Jordan wins Oversight leading role for House GOP in surprise move

Rep. Mark MeadowsMark Randall MeadowsRepublicans criticize Pelosi for gifting pens used to sign impeachment articles Trump, Democrats set for brawl on Iran war powers Overnight Defense: Iran crisis eases as Trump says Tehran 'standing down' | Dems unconvinced on evidence behind Soleimani strike | House sets Thursday vote on Iran war powers MORE (R-N.C.) abruptly stepped aside on Thursday to allow his House Freedom Caucus ally, Rep. Jim JordanJames (Jim) Daniel JordanSunday shows preview: Lawmakers gear up for Senate impeachment trial Trump's legal team gets set for impeachment trial Five lingering questions as impeachment heads to Senate MORE (R-Ohio), to run uncontested for the ranking member role on the House Oversight and Government Reform Committee — a position that he won.

Jordan, who won the race with no other competitors to challenge him, is expected to be a fierce defender of President TrumpDonald John TrumpTrump rails against impeachment in speech to Texas farmers Trump administration planning to crack down on 'birth tourism': report George Conway on Trump adding Dershowitz, Starr to legal team: 'Hard to see how either could help' MORE when Democrats take control of the panel next Congress. They are expected to become involved in a series of investigations into the Trump administration.

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House Majority Whip Steve ScaliseStephen (Steve) Joseph ScaliseTrump welcomes LSU to the White House: 'Go Tigers' Republicans criticize Pelosi for gifting pens used to sign impeachment articles The Hill's Morning Report - Impeachment trial a week away; debate night MORE (R-La.) and two GOP lawmakers on the steering committee confirmed that Jordan won.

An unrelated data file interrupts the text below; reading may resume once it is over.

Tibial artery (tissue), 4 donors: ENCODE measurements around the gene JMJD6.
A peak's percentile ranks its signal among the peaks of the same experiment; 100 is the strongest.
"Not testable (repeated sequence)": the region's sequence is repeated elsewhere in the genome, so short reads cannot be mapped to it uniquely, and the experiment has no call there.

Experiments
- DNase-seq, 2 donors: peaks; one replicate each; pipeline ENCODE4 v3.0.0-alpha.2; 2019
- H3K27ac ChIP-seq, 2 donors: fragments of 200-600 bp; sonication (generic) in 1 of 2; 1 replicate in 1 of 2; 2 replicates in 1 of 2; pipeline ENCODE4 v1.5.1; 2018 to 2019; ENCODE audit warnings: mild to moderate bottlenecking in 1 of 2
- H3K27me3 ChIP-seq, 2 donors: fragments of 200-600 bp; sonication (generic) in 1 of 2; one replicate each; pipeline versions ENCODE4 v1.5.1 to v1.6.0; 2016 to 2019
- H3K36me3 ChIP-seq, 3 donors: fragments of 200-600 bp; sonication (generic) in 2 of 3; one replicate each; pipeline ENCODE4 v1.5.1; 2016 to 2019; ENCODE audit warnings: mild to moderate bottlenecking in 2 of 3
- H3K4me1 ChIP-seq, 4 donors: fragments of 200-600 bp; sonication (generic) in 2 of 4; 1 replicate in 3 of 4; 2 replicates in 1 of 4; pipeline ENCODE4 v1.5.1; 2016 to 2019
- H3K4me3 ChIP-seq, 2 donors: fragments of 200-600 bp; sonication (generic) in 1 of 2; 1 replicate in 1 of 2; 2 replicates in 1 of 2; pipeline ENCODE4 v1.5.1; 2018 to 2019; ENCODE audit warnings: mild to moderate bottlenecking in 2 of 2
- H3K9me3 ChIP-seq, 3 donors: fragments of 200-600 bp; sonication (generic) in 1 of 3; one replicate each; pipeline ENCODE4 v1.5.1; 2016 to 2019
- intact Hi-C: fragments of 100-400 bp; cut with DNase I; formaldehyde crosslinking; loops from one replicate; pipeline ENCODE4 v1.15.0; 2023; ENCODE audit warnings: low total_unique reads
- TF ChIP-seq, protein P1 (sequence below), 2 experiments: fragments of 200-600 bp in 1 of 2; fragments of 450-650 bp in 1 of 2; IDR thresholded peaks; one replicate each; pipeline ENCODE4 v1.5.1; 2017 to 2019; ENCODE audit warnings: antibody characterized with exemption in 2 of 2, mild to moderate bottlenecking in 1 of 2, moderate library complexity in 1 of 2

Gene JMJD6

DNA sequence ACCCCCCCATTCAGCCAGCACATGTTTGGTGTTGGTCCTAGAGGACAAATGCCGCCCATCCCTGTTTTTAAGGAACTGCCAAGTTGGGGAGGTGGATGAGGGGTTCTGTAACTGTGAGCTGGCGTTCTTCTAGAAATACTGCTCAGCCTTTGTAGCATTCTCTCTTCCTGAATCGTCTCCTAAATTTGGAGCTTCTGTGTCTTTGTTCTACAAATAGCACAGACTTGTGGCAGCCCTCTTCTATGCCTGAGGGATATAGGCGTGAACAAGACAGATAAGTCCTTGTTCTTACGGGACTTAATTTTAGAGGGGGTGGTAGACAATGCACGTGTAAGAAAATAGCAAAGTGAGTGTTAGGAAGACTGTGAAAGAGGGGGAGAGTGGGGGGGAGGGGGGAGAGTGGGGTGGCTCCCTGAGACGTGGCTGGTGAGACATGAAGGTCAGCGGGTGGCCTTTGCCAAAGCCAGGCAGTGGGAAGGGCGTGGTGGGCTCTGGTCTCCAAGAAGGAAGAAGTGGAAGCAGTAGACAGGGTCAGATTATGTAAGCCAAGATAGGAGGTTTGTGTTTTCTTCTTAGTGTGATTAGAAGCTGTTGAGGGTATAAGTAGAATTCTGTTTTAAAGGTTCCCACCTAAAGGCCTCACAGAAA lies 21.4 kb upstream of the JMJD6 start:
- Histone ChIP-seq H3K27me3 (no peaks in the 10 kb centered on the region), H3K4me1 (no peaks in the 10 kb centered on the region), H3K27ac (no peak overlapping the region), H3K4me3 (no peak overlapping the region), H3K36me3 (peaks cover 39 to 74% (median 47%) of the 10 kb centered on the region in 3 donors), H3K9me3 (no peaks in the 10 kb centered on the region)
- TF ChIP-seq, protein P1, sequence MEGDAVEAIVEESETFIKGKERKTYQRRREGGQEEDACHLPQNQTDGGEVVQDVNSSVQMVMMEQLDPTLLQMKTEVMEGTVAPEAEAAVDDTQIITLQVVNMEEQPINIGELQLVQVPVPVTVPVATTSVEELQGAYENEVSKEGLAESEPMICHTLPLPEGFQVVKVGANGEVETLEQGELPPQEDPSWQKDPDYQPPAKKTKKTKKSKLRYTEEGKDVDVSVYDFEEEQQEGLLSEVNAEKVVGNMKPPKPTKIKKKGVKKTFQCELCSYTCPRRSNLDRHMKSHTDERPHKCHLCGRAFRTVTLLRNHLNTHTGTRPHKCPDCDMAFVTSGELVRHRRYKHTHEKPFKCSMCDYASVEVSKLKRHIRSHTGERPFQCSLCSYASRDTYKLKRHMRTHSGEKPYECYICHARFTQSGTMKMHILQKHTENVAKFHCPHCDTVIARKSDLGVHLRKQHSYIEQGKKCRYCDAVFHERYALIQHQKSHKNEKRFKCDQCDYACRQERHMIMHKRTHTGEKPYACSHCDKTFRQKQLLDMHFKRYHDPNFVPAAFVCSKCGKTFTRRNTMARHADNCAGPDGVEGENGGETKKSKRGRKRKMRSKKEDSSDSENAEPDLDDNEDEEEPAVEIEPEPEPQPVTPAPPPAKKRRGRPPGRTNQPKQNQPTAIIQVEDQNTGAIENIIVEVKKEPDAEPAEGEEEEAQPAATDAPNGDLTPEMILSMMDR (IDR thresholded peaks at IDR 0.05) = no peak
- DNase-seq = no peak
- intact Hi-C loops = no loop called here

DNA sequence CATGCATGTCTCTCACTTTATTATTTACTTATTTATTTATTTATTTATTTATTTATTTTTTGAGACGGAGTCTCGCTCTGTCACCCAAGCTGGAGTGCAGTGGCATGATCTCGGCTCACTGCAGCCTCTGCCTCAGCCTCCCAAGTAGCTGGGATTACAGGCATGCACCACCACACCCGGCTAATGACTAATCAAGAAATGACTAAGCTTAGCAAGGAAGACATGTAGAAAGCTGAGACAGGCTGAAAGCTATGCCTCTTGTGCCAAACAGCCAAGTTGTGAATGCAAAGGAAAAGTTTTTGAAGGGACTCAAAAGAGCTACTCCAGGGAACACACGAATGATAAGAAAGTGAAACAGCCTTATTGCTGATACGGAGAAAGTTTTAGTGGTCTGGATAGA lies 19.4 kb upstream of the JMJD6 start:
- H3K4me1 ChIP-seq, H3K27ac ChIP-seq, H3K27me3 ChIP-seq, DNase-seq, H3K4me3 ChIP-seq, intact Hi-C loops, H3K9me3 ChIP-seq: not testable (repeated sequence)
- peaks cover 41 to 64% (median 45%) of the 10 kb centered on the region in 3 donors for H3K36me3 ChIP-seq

"The steering committee unanimously selected Jim Jordan to be our next ranking member. And I think he's going to do a great job and thought that it was a good move by the committee," Scalise told The Hill. "You never know what good things will happen along the way in these interviews."

The move is a stunning turn of events amid buzz that Meadows was vying uncontested for the role in the lead-up to the steering committee vote. 

Meadows arrived to the steering committee carrying a binder, which likely contained a layout of his vision for the panel. And part way into the meeting, Jordan entered the closed-door meeting.

Jordan then confirmed to reporters that Meadows had pulled out of the race and that he had declared his interest. 

"I just talked to them about the OGR ranking member position. The committee is discussing what they are going to do," Jordan told reporters. "I just went in and told them I am interested in the position."

When asked if Meadows was running, Jordan replied: "No, he is not."

Meadows at the time, however, declined to say that he was not running.

Jordan, the senior-most member on the Oversight committee, earlier in the day dropped out of the race for the House Judiciary Committee amid concerns he would not make it through the steering committee.

But by running in this particular race for Oversight, Jordan didn’t face the stiff competition he would’ve had if he chose to run for Judiciary, in which Rep. Doug CollinsDouglas (Doug) Allen CollinsMedia's selective outrage exposed in McSally-Raju kerfuffle The five dumbest things said about impeachment so far Pelosi accepts Collins's apology for saying Democrats are 'in love with terrorists' MORE (R-Ga.) — who won the GOP leadership role there — already appeared to be the clear favorite among GOP leadership and the steering committee.

Leading up to the steering committee vote on Oversight, it appeared Meadows was a shoo-in.

Members of the House Freedom Caucus — who have earned a reputation for being a thorn in leadership’s side — have faced an uphill battle in securing chairmanships. The group of hard-line conservatives has long been pushing for better committee assignments and top positions on panels.